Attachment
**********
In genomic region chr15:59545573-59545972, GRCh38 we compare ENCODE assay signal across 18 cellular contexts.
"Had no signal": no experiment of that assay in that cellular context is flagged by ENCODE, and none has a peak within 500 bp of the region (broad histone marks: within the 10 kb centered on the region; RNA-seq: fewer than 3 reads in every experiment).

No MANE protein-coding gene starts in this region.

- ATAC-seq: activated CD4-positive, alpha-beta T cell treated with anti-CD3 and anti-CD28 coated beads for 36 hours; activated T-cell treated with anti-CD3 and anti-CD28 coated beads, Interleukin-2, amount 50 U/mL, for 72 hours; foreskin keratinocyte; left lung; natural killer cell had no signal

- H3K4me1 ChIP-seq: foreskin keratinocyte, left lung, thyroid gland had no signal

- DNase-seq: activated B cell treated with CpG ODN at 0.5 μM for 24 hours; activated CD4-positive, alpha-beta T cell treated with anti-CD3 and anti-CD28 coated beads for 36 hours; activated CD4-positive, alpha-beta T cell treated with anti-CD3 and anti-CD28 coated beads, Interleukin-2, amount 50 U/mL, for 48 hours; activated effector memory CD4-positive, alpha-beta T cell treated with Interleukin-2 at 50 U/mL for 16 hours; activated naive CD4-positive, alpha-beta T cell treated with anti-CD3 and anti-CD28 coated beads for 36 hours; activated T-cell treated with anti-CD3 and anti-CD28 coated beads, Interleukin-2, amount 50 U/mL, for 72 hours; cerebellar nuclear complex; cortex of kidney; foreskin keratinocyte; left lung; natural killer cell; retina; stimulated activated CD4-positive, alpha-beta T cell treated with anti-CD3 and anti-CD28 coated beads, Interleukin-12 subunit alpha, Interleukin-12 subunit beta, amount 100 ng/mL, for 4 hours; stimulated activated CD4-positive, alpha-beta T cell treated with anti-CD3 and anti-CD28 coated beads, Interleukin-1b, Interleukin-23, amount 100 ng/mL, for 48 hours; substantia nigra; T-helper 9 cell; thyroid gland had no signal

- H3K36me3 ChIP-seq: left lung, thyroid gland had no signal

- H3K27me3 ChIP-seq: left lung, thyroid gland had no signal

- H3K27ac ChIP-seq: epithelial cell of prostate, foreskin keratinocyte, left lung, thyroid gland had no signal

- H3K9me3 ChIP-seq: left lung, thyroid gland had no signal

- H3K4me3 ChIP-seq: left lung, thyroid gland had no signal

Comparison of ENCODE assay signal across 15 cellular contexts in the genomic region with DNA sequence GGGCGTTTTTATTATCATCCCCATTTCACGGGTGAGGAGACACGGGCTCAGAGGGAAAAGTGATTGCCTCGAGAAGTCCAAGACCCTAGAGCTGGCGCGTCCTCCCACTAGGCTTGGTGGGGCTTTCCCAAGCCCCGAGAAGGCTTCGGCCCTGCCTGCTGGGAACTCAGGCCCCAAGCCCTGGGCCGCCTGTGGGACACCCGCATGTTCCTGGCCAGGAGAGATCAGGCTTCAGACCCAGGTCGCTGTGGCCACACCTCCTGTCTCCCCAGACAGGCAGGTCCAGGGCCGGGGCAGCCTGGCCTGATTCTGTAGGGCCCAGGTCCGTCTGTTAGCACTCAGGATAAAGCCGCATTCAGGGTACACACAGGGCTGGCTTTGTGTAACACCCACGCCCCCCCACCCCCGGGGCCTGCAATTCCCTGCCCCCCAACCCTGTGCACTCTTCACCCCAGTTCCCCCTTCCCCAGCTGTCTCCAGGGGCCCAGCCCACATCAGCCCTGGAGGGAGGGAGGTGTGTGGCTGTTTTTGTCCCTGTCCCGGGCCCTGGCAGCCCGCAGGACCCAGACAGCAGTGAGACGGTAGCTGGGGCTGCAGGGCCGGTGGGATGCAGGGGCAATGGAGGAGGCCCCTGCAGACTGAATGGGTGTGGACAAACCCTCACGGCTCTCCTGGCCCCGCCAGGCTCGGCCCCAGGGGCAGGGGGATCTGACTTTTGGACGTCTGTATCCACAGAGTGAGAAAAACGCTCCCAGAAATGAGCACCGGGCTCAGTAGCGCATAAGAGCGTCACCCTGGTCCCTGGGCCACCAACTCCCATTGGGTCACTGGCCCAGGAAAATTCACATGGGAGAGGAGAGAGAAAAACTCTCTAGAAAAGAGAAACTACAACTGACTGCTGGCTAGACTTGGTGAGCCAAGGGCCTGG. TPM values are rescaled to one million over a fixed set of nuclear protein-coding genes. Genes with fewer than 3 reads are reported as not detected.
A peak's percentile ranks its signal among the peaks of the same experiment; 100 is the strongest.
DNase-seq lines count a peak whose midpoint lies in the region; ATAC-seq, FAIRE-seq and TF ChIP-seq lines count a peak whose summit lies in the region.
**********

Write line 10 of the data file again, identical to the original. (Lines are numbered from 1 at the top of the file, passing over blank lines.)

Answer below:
- H3K9me3 ChIP-seq: left lung, thyroid gland had no signal